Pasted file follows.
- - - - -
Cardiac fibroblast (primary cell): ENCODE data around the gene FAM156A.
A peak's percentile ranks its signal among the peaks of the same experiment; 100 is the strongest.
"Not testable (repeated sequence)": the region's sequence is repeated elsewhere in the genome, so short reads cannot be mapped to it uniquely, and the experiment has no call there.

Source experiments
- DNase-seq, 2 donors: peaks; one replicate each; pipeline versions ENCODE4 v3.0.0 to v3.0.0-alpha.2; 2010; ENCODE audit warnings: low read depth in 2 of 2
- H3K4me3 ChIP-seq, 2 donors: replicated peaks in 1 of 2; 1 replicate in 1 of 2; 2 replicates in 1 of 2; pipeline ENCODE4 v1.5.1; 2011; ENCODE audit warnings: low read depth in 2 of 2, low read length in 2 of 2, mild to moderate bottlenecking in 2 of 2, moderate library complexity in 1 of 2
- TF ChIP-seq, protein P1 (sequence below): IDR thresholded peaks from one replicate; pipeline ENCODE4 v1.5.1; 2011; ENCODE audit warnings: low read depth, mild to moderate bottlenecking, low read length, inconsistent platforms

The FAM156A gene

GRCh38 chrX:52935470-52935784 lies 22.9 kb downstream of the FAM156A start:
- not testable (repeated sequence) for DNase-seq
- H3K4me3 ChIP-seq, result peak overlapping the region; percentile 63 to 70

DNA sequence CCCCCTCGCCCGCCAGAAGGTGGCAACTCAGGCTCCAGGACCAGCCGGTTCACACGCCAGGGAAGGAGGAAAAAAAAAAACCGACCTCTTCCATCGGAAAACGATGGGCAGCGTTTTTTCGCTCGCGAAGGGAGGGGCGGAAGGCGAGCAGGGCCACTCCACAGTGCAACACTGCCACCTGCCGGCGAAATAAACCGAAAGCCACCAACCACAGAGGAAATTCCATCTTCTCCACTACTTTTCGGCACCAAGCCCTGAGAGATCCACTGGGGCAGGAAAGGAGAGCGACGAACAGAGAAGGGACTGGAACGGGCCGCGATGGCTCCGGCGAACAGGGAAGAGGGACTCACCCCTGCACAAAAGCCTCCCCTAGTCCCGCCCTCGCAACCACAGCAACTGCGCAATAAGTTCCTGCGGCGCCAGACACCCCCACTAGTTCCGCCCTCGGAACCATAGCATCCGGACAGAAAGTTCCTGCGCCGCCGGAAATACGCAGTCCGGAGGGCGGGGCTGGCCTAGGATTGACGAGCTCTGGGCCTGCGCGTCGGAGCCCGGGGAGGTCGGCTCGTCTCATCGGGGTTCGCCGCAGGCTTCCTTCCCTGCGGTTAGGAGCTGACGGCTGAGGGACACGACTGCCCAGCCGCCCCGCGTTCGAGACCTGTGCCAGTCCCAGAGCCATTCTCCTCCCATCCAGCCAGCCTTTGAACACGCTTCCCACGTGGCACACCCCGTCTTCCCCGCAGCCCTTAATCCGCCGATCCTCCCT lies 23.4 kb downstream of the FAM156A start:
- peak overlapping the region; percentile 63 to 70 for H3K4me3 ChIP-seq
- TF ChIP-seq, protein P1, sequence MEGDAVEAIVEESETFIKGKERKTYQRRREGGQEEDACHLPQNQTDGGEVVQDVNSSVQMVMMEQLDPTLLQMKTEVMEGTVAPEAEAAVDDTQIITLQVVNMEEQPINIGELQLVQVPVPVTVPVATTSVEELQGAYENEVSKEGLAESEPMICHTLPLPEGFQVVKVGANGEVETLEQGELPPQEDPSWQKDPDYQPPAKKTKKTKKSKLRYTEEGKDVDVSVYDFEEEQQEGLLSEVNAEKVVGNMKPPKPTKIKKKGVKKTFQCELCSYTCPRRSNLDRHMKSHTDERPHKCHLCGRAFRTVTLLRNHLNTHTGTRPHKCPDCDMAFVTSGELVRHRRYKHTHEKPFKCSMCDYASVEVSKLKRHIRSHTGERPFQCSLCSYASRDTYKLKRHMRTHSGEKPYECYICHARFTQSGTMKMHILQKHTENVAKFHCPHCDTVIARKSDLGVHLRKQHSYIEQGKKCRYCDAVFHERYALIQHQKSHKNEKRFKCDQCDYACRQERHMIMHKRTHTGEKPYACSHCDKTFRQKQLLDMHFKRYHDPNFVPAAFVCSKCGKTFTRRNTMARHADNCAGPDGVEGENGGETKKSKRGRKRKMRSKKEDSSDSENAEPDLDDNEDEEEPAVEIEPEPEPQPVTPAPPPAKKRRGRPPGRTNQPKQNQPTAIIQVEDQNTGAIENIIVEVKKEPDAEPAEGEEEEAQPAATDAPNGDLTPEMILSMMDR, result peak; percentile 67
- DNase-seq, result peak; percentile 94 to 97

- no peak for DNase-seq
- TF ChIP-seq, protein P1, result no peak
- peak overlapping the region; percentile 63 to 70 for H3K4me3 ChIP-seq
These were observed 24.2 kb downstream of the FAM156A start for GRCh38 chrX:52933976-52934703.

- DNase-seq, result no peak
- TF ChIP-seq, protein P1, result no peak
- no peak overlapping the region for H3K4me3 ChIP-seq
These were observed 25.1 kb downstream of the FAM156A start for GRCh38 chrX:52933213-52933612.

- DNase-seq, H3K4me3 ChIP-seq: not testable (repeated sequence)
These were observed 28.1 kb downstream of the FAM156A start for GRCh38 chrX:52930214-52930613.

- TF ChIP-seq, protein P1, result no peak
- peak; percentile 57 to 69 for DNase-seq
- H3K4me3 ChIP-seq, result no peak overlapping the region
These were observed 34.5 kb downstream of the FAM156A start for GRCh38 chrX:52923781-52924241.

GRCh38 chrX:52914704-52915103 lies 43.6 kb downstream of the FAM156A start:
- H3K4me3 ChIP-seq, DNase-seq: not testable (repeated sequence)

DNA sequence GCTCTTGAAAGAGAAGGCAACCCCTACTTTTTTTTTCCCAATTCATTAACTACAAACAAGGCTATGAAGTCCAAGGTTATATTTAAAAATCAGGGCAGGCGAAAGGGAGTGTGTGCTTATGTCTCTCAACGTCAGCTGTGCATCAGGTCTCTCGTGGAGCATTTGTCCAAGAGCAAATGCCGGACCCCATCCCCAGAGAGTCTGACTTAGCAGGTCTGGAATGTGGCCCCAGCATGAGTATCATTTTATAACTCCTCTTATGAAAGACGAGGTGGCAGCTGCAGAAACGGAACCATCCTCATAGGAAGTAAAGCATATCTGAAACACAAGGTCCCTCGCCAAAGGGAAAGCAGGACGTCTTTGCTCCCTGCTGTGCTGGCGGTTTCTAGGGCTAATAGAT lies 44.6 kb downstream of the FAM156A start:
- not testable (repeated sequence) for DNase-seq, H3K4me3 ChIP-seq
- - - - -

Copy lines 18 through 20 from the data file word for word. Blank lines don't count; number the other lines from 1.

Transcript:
- peak overlapping the region; percentile 63 to 70 for H3K4me3 ChIP-seq
These were observed 24.2 kb downstream of the FAM156A start for GRCh38 chrX:52933976-52934703.

- DNase-seq, result no peak